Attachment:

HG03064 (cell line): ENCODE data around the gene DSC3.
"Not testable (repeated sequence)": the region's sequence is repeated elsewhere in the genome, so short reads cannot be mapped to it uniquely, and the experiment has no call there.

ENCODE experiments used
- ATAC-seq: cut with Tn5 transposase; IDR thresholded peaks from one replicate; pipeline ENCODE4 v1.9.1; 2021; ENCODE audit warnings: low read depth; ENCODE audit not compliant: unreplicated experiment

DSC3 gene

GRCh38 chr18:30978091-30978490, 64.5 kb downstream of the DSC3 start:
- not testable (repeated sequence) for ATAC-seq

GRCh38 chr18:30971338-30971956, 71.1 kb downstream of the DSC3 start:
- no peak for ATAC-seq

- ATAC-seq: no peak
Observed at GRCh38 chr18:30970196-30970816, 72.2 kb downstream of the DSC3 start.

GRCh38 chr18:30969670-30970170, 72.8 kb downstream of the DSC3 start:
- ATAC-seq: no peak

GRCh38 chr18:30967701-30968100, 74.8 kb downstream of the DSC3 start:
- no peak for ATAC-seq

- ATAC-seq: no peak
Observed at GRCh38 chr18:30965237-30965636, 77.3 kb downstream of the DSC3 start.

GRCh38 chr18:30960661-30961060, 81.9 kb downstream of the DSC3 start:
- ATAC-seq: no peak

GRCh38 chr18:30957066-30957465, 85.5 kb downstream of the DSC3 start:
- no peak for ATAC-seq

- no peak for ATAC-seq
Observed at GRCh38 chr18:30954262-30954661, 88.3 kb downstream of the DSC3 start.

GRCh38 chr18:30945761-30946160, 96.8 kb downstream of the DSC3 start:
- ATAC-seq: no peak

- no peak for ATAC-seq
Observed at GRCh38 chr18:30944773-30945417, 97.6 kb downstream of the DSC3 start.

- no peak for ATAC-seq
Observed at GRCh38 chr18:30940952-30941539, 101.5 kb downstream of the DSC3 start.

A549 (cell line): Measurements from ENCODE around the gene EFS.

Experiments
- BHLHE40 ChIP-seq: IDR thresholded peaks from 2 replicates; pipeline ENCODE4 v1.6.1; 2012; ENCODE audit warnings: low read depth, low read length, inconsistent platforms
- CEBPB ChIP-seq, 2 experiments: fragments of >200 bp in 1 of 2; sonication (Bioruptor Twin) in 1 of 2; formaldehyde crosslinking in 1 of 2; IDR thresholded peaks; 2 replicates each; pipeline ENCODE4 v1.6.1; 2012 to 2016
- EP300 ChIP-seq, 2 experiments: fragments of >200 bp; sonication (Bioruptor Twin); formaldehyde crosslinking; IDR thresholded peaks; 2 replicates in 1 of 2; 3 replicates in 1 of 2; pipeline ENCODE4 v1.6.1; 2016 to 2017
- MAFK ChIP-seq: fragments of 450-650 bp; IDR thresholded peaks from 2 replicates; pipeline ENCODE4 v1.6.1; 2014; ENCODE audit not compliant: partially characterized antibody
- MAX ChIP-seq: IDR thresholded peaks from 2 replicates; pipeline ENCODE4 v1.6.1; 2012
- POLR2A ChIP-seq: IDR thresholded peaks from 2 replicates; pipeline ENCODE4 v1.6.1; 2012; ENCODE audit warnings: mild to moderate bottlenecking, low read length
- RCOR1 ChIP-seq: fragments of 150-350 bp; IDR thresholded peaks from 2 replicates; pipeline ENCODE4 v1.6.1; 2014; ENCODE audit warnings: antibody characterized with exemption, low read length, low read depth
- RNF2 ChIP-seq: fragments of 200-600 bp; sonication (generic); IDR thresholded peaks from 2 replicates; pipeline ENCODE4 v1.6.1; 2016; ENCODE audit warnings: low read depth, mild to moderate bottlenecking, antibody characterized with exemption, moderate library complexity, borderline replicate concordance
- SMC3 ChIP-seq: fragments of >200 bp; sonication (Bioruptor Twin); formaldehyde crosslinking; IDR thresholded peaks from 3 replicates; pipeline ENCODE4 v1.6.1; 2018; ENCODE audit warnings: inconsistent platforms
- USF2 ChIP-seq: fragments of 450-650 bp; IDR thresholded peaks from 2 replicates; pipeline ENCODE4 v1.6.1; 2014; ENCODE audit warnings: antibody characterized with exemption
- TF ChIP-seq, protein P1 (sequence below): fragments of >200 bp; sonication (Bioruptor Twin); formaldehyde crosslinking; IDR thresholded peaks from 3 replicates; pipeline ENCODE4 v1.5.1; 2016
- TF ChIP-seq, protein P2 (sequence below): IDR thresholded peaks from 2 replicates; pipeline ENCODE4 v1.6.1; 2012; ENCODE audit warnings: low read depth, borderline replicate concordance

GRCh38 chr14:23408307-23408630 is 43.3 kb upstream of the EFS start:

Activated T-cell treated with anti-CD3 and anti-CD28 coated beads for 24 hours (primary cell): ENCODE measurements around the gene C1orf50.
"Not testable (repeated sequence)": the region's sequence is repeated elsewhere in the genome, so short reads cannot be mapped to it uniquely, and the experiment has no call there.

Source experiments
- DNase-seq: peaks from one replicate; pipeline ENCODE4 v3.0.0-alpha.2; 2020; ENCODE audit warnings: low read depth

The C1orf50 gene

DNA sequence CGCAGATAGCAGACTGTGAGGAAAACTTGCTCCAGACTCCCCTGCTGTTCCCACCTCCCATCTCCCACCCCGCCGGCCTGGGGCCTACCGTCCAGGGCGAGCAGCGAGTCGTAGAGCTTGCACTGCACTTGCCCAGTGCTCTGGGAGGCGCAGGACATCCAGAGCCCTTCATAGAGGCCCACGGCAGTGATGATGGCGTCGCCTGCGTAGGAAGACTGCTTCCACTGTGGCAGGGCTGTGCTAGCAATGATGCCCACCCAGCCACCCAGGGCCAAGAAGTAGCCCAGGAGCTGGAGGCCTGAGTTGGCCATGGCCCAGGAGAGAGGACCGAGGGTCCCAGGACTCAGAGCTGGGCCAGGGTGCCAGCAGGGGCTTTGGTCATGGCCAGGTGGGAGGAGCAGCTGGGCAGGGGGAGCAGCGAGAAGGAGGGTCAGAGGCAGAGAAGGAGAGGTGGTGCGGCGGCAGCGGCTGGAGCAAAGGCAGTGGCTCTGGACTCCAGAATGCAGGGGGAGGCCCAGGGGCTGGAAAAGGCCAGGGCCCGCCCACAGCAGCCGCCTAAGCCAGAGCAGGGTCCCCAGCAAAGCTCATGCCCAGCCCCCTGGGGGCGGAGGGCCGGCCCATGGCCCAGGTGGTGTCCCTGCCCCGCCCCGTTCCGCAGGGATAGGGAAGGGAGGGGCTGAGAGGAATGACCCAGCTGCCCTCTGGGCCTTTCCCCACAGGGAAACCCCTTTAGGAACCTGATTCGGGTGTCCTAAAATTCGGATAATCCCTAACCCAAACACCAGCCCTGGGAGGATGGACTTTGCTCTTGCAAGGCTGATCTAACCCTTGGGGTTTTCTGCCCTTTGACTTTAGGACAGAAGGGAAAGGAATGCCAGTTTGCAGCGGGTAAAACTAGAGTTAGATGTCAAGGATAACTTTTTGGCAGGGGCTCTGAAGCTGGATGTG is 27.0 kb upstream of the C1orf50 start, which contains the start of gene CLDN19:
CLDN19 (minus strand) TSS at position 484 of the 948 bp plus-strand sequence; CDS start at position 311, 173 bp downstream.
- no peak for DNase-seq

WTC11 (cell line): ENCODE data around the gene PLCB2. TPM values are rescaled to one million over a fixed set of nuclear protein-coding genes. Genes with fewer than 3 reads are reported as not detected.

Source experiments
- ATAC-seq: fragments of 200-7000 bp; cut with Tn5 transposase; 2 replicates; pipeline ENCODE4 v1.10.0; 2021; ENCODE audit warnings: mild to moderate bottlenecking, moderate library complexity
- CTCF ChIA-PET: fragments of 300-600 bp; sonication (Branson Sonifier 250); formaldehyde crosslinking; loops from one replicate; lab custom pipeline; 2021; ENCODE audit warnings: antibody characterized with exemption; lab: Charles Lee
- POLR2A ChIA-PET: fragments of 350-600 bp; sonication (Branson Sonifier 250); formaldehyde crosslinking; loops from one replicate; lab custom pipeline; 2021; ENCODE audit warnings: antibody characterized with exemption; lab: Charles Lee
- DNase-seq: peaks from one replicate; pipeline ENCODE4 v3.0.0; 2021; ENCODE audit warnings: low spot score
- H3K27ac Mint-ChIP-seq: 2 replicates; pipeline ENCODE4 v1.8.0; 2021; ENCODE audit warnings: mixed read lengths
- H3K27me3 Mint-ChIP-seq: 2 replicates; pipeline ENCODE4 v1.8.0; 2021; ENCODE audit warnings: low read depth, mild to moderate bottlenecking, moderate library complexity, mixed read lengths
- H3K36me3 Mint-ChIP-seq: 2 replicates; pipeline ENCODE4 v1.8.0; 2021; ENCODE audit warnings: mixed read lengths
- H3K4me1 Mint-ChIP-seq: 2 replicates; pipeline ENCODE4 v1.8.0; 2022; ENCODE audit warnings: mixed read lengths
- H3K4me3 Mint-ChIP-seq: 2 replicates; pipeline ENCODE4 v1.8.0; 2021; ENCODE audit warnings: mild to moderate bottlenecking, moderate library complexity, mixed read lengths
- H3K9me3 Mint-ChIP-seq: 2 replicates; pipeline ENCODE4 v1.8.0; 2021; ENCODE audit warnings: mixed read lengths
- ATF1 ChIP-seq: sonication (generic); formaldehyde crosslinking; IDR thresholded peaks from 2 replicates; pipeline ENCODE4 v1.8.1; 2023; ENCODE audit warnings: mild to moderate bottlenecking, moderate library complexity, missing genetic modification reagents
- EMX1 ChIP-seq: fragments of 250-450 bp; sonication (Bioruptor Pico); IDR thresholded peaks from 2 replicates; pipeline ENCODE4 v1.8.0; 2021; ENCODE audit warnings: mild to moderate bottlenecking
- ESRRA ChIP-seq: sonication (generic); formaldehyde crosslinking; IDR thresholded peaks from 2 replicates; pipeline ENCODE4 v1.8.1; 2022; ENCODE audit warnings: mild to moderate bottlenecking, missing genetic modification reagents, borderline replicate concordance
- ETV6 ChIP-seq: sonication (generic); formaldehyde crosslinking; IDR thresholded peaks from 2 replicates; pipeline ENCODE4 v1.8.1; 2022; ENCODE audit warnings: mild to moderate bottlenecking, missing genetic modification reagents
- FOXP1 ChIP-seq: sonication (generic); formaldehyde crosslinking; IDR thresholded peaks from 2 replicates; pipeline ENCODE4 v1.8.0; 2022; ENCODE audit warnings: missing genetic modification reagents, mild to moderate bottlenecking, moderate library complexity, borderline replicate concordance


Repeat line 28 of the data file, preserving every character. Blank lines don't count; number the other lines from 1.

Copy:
- no peak for ATAC-seq